Dunsfold Chief Test Pilot & Airfield Manager John Farley OBE AFC
John has flown over 80 types, and has dedicated his life to research and test flying; he was the first Western pilot invited to fly the aerodynamically game-changing Mig-29.
His approach may be best summed up by a line from his book, ‘ A View From The Hover ‘
Re his time at RAE Bedford John remarks
“ What a joy it was to be able to do research flying in the days when the aim was to acquire knowledge rather than to make money ”
He first flew the P1127 in the early 1960’s, and like fellow Test Pilots also flew the very different Short SC1 VTOL aircraft, which had four lift engines and one for forward propulsion; he described managing all five engines as one transitioned between forward flight and the hover as being ‘ like a frantic organ player ‘.
John became Dunsfold’s Chief Test Pilot in 1978, demonstrating the then new Sea Harrier at that year’s SBAC Farnborough Show and going on to become world renowned for his display and test flying.
His development flying in the early Harrier was crucial to its success; there is a potentially lethal regime in the hover known as ‘ Intake Momentum Drag Yaw ‘ where if the pilot is not very careful the mass of air into the intakes will take over in a crosswind, creating uncontrollable roll; this had already killed a few pilots, there is a Dunsfold Flight Test cine film of this happening to an unfortunate American pilot – sadly he ejected too late, into the ground; the whole situation is viciously dangerous.
John Farley deliberately flew right into the edge of this condition repeatedly, so that a system to counter it may be developed; since then, at the onset of this occurring the correct rudder pedal for the pilot to apply shakes as a big hint…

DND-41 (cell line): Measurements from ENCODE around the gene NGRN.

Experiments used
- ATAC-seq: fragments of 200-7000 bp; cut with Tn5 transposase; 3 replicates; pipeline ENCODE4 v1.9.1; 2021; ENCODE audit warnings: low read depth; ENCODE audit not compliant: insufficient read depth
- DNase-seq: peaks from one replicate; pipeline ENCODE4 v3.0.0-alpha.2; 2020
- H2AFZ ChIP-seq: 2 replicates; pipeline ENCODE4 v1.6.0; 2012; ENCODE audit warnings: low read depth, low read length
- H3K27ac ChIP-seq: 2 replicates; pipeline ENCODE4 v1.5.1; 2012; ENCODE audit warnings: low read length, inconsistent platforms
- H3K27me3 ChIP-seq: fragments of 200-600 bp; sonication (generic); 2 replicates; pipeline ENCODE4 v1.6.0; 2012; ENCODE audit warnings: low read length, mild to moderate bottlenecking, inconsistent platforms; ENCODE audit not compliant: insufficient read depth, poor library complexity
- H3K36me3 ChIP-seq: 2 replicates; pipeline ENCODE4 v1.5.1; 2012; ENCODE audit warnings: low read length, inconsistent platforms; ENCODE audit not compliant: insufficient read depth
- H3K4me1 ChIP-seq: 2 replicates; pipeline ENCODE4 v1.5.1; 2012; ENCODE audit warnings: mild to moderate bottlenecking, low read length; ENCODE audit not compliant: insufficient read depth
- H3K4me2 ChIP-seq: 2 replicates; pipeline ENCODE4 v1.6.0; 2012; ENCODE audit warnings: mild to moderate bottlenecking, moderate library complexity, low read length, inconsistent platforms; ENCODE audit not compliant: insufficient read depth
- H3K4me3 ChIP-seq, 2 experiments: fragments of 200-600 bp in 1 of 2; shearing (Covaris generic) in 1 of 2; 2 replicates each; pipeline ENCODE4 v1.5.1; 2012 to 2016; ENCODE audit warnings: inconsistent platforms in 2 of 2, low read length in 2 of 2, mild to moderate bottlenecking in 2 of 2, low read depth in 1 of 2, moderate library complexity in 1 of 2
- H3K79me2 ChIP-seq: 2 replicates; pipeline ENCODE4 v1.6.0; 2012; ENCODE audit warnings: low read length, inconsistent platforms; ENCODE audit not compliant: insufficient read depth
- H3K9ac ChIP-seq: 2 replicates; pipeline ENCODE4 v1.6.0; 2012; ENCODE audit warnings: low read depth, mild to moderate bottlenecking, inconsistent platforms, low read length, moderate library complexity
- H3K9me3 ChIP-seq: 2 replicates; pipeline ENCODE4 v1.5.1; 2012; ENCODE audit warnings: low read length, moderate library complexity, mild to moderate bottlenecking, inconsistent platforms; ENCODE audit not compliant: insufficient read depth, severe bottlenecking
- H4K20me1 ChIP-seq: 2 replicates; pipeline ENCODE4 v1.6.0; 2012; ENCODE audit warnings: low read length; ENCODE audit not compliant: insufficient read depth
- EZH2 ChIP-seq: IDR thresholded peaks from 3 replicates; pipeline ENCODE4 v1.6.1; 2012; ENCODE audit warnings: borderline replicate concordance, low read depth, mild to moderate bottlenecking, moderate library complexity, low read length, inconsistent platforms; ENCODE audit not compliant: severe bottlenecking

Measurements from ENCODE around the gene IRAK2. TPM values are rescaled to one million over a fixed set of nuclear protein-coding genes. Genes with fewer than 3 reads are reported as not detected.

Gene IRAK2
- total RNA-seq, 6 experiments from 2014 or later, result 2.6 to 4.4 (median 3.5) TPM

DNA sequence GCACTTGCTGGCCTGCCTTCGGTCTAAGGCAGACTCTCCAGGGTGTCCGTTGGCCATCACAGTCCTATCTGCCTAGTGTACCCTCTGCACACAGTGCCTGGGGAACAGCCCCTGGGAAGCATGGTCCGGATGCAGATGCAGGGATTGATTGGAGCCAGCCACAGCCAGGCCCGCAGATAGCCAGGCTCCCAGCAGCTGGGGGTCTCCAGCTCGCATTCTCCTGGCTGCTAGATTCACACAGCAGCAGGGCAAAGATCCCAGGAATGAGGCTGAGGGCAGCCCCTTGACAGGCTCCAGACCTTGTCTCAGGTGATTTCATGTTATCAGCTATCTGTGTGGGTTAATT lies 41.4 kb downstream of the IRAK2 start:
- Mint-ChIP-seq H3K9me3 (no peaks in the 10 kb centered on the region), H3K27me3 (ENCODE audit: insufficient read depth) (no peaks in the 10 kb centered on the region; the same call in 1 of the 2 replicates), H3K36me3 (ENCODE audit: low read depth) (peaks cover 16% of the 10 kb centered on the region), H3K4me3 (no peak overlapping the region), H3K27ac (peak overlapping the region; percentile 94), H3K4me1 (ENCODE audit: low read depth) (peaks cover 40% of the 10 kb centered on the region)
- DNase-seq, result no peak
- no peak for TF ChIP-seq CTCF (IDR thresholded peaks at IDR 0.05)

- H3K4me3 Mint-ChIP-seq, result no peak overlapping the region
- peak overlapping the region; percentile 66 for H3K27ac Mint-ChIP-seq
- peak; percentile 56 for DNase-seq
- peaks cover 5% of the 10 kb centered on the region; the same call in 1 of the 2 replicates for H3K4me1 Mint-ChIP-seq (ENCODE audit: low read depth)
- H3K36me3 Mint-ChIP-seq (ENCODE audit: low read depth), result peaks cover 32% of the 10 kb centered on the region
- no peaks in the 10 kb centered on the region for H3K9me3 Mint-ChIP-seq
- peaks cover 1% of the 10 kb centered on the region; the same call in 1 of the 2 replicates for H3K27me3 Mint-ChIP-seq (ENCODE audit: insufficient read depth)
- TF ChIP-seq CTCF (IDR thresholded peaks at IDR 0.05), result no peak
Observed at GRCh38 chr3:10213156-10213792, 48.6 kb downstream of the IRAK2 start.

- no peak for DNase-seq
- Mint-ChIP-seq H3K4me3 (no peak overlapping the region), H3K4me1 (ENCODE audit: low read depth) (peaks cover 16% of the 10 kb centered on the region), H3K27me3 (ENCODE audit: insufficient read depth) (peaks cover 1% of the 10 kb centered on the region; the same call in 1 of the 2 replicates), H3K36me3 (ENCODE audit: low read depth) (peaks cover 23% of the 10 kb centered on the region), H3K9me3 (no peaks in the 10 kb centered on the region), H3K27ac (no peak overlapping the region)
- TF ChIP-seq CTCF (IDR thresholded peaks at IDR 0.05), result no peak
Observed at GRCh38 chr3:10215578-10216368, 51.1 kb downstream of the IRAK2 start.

John also developed his own unique take off for displays, which became known as ‘ The Farley Takeoff ‘
He would hover the aircraft at around 100′, then using the Reaction Controls, raise the nose to around 60 degrees, adjusting the main engine nozzles to suit, so the aircraft was still hovering, but with a high nose up attitude; he would then apply maximum power and ‘ rocket climb ‘ away. There are no gauges or instruments to aid this, it was all by ‘ seat of the pants ‘ judgement. Service pilots were forbidden from even thinking about trying it !
John had to retire from BAe Test Flying in 1983 when he reached 50, a company rule; he then became Dunsfold Airfield Manager, and astonishingly was equally as good at that as he’d been at flying; his motto is ‘ UK Ltd ‘ and he would help out any smaller British Aviation outfit if at all possible.
When Deputy Chief Test Pilot Taylor Scott was killed by a combination of failings of an ejection seat system in an early Harrier GR5 flying from Dunsfold, John stood up to the CEO and said the company should pay the insurance to Taylor’s widow Maggie. Having principles cost John his job – as he knew it might, but he is not the sort of person to let such things go unsaid.
Many people at Dunsfold concluded ‘ if any aviation company thinks they can do without a talent like John Farley, the lunatics really have taken over the asylum ! ‘ Eventually John was proved right, Taylor’s widow beat the BAe lawyers and used the money to put their children through school.
John returned to Test Flying on a freelance basis, flying among other things the very advanced Israeli Lavi fighter project demonstrator, and has advised on the F-35 Joint Strike Fighter.
His book ‘ A View From The Hover ‘ is regarded a classic, for reference as much as entertainment, among serious pilots.
John’s lecture on the history of the Harrier is well worth a read. The Daily Telegraph’s obituary is here.
Text by Andy Lawson
Video of John Farley’s Brooklands Lecture on the Harrier Story.
Excerpt from doco on the Harrier, featuring the Flying Bedstead.
Times Obituary July 31 2018 , republished courtesy The Times :
Hawker Siddeley’s chief test pilot who was the first to land a Harrier jump-jet on a ship and had a ‘climb’ named after him.
As the first test pilot to land a Harrier jump-jet on a ship, John Farley earned himself an honourable mention in the history books about the Falklands conflict. “Without the Sea Harrier,” declared Admiral of the Fleet Sir Henry Leach, then first sea lord, “there could have been no Task Force.” The Royal Navy paid tribute to Farley’s work: “as courageous as it was revolutionary”, for which the Fleet Air Arm would be for ever thankful.
The little 25ft by 46ft Harrier’s versatility was essential because Britain in 1982 no longer had a full-sized aircraft carrier. The flagship, HMS Hermes, was a “light carrier”, and HMS Invincible a “through-deck cruiser”.